ILNews

Mistake invalidates termination of dad's rights

Back to TopE-mailPrintBookmark and Share

A father's consent to voluntarily terminate his parental rights so his sister could adopt his daughter was invalidated by misrepresentations made by a family case manager for the Department of Child Services. As such, the father's petition to set aside the judgment should have been granted, the Indiana Court of Appeals ruled today.

Married parents D.L. and T.W. had a daughter, but the child was determined to be a child in need of services shortly after birth. D.L, who lived in Florida because of his work as a contractor, returned to Indiana because of the CHINS proceedings and began participating in weekly supervised visits with his daughter, K.L. The Tippecanoe County DCS placed K.L. in the care of D.L.'s sister, Ann, and her husband, Glen. T.W., who had drug and psychological problems, voluntarily terminated her parental rights so Ann and Glen could adopt the baby. D.L. decided to do the same under the assumption that Ann and Glen would be able to adopt K.L. The TCDCS family case manager investigated Ann and Glen and found no red flags.

D.L.'s parental rights were terminated and Ann and Glen began the adoption process, but TCDCS removed K.L. from the home after discovering a report made by one of Glen's adult daughters that he sexually abused her when she was younger. Charges were never filed. After learning this, D.L. sought to set aside the judgment terminating his parental rights, which the trial court denied.

D.L. argued on appeal that the judgment needed to be set aside based on the family case manager's mistake or misrepresentation in her home study, that the judgment was procured by fraud, and that public policy regarding parents' rights to establish a home and raise their children weighs in favor of setting aside the judgment.

In In the Matter of the Termination of Parent-Child Relationship of K.L.; D.L. v. Tippecanoe County Department of Child Services, No. 79A04-0908-JV-482, the appellate court agreed, finding there were no concerns about D.L.'s involvement in his daughter's life and that his decision to end his parental rights wasn't an attempt to exit his child's life, wrote Judge Ezra Friedlander. At the time of his decision, all of the parties thought it was in K.L.'s best interest Ann and Glen adopt her, and there were no red flags regarding past troubles in the home.

Even though D.L. was properly advised of his constitutional and legal rights at the termination hearing in which he proceeded pro se, all the advisements and questions at the hearing were clouded by the misrepresentation contained in the home report study and TCDCS' subsequent actions that served as the basis for K.L.'s placement in Ann and Glen's home and approval for her adoption. If TCDCS or the family case manager had adequately searched the DCS records, K.L. wouldn't have been placed in Ann and Glen's home and her possible adoption by the two wouldn't have been the deciding factor in D.L.'s decision to terminate his parental rights, wrote the judge.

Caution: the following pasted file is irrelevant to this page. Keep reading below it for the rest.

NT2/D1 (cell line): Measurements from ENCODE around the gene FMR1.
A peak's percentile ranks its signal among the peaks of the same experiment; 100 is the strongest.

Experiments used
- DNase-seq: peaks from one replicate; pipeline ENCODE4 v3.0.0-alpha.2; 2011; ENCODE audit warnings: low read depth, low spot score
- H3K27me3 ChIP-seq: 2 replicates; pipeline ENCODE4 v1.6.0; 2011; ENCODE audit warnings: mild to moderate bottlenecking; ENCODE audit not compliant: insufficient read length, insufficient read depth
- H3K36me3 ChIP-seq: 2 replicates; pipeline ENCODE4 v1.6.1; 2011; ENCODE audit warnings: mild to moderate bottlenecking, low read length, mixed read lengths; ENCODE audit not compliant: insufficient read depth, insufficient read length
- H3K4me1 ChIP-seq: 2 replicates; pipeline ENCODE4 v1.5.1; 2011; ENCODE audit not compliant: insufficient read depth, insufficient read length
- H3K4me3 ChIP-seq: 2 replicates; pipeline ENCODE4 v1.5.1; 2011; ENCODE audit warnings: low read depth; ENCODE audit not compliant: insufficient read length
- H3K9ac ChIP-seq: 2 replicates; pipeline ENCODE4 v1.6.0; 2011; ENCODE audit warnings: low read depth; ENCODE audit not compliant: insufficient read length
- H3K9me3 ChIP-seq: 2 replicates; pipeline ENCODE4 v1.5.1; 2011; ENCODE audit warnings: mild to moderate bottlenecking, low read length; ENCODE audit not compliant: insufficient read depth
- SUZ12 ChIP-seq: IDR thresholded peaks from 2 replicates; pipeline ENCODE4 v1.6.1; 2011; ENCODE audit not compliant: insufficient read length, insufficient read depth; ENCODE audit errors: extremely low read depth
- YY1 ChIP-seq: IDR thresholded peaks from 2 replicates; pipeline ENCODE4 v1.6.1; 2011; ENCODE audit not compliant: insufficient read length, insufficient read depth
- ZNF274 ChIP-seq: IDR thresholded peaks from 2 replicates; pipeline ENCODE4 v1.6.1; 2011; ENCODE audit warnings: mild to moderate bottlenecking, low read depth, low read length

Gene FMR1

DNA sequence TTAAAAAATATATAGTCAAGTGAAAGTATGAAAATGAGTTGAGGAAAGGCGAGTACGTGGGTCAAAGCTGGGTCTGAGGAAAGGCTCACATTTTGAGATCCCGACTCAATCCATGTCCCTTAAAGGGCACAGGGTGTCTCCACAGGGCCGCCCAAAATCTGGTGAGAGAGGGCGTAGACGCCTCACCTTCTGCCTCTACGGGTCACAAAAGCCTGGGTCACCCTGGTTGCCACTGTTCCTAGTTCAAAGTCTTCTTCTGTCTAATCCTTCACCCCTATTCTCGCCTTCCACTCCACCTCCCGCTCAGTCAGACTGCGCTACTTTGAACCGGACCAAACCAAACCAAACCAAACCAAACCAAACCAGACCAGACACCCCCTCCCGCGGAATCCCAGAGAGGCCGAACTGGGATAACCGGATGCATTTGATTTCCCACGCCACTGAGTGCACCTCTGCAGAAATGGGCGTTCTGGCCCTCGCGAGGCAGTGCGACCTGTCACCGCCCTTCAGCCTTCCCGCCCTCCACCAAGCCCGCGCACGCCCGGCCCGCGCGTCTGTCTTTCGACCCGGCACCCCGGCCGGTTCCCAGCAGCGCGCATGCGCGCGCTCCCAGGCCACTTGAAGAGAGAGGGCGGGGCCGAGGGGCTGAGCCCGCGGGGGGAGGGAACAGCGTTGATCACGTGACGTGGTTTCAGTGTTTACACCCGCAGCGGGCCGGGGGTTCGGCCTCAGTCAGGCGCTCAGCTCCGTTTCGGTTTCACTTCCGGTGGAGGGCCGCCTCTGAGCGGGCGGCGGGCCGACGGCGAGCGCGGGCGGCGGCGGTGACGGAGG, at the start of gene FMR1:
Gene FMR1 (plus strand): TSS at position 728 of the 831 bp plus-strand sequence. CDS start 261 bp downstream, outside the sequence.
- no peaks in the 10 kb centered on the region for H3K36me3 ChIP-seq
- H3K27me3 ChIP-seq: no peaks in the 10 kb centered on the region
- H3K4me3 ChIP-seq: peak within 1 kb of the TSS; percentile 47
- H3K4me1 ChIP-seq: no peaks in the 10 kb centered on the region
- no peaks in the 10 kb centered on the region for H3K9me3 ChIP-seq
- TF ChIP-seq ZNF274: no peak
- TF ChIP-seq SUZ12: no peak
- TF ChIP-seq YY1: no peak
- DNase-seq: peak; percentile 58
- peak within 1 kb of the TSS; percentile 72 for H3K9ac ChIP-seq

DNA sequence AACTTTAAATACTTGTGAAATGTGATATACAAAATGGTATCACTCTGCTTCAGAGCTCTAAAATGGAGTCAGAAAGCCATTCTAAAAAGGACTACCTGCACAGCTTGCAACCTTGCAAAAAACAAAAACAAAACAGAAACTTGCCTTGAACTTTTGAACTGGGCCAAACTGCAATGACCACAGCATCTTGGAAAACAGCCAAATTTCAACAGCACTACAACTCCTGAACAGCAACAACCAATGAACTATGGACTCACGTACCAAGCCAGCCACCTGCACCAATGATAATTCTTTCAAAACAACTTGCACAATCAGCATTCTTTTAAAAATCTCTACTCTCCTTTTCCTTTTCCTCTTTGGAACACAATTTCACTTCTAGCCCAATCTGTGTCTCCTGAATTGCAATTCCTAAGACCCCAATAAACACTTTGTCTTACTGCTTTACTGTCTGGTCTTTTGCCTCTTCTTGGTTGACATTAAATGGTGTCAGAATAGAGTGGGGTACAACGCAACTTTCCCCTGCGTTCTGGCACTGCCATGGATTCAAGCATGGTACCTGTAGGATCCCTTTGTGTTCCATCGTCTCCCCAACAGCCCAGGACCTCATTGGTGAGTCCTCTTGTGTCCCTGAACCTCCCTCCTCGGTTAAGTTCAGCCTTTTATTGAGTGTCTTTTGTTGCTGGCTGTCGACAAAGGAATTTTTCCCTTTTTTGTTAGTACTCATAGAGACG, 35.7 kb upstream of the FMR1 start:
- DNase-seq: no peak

"Under these circumstances, we find that Father's consent to voluntarily terminate his parental rights was vitiated by the misrepresentations made by the TCDCS through (the family case manager)," wrote Judge Friedlander.

ADVERTISEMENT

Sponsored by

facebook - twitter on Facebook & Twitter

Indiana State Bar Association

Indianapolis Bar Association

Evansville Bar Association

Allen County Bar Association

Indiana Lawyer on Facebook

facebook
ADVERTISEMENT
Subscribe to Indiana Lawyer
  1. Well, maybe it's because they are unelected, and, they have a tendency to strike down laws by elected officials from all over the country. When you have been taught that "Democracy" is something almost sacred, then, you will have a tendency to frown on such imperious conduct. Lawyers get acculturated in law school into thinking that this is the very essence of high minded government, but to people who are more heavily than King George ever did, they may not like it. Thanks for the information.

  2. I pd for a bankruptcy years ago with Mr Stiles and just this week received a garnishment from my pay! He never filed it even though he told me he would! Don't let this guy practice law ever again!!!

  3. Excellent initiative on the part of the AG. Thankfully someone takes action against predators taking advantage of people who have already been through the wringer. Well done!

  4. Conour will never turn these funds over to his defrauded clients. He tearfully told the court, and his daughters dutifully pledged in interviews, that his first priority is to repay every dime of the money he stole from his clients. Judge Young bought it, much to the chagrin of Conour’s victims. Why would Conour need the $2,262 anyway? Taxpayers are now supporting him, paying for his housing, utilities, food, healthcare, and clothing. If Conour puts the money anywhere but in the restitution fund, he’s proved, once again, what a con artist he continues to be and that he has never had any intention of repaying his clients. Judge Young will be proven wrong... again; Conour has no remorse and the Judge is one of the many conned.

  5. Pass Legislation to require guilty defendants to pay for the costs of lab work, etc as part of court costs...

ADVERTISEMENT